Posted on 30 August 2013
Crohn’s disease can affect your entire gastrointestinal tract. Dr John Wright, gastroenterologist at Mediclinic Milnerton, explains what it is.
What exactly is Crohn’s disease: how is it different to other inflammatory bowel conditions, like ulcerative colitis?
Crohn’s disease stems from an over-reactive immune system, and it can affect the whole gastrointestinal tract, from the lips through to the colon. It’s the result of inflammation that starts because the immune system believes the gastrointestinal tract is under threat from a perceived danger. This danger is the vital missing link in understanding Crohn’s disease: it’s thought to be an infection or something in the diet, which the immune system hasn’t been exposed to before. So it starts to attack this threat and, in the process, damages the bowel wall, causing thickening and impairment anywhere along its length. The symptoms are characteristically cramps and general illness. Other symptoms could include arthritis and fever. Diarrhoea (with or without blood) is common.
Ulcerative colitis only affects the large bowel or colon and tends to just affect the surface lining of the colon, not the whole wall. The symptoms are usually diarrhoea with blood and cramps related to defecation.
How common is Crohn’s disease in SA?
There is varying population susceptibility. In the white population, about 6 in 100 000 people develop the disease each year. It’s probably slightly lower in the so-called coloured population, and least common in the black population.
Is it caused by genes or lifestyle factors?
A lot of research has gone into finding predisposing genetic factors. But if one identical twin has Crohn’s disease, the chances of the other twin developing the disease is only 20%. This suggests a powerful non-genetic cause of the disease. As yet, there is little support for lifestyle factors causing the disease.
How is a diagnosis typically made? Is a colonoscopy always needed?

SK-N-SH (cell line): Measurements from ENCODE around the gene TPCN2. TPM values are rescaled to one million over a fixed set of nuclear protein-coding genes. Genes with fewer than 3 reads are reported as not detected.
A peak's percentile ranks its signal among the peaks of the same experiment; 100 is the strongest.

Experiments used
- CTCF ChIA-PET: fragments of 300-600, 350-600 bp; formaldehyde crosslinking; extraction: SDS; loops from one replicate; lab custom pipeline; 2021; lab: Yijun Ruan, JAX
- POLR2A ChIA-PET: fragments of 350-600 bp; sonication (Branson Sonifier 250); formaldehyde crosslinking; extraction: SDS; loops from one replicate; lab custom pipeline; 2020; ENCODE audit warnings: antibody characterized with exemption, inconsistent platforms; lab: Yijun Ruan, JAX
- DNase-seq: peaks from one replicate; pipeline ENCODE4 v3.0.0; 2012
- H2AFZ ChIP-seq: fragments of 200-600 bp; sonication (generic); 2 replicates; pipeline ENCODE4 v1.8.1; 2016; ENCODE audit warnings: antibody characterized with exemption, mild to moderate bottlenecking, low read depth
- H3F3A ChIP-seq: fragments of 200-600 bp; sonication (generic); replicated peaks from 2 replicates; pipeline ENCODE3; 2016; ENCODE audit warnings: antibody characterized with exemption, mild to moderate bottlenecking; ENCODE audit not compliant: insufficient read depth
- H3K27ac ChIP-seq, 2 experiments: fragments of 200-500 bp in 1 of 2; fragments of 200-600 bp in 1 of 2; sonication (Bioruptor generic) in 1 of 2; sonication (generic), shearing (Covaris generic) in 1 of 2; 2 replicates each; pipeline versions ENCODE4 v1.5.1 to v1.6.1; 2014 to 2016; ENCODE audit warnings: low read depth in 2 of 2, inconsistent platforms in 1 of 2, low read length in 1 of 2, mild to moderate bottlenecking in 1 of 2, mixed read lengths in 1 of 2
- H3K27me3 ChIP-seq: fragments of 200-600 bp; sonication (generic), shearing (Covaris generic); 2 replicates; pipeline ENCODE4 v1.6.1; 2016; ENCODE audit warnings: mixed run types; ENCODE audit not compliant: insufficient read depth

Since most patients with Crohn’s disease develop problems at the end of the small bowel and the beginning of the colon, a colonoscopy is the most valuable diagnostic tool.
Is it true that the symptoms can go undetected for years?
The delay between onset of symptoms and diagnosis is typically 18 to 24 months.
How debilitating can Crohn’s disease be?
It’s a chronic condition which is probably lifelong. Before 1990, patients could become permanently crippled by the disease or the results of the surgery performed. It is now controllable, in the same way that hypertension and diabetes are. Patients treated with the modern drugs can expect a totally normal lifestyle with little risk of surgery. The problem is the cost of modern therapy, so in South Africa, not everyone has an equal chance of being properly treated.
For those in remission, what are possible causes of inflammation flare-ups?
Crohn’s disease is cyclical – it can flare and settle spontaneously. Why the disease should flare in a patient isn’t clear. Viral infections may precipitate an attack. Attacks are more common at certain times of the year, such as October to December.
Are there any promising developments in terms of treatment?
Modern therapy involves drugs that manipulate the immune system to reduce over-reactive responses. The recent development of drugs that inhibit inflammatory processes in the gut only have been a breakthrough. But to develop these drugs, one needs about $2 billion per agent, and the process of making them available can take years in South Africa.
To contact Dr Wright, you can email him on firstname.lastname@example.org or call on 021 555 2055 or 021 683 4600.
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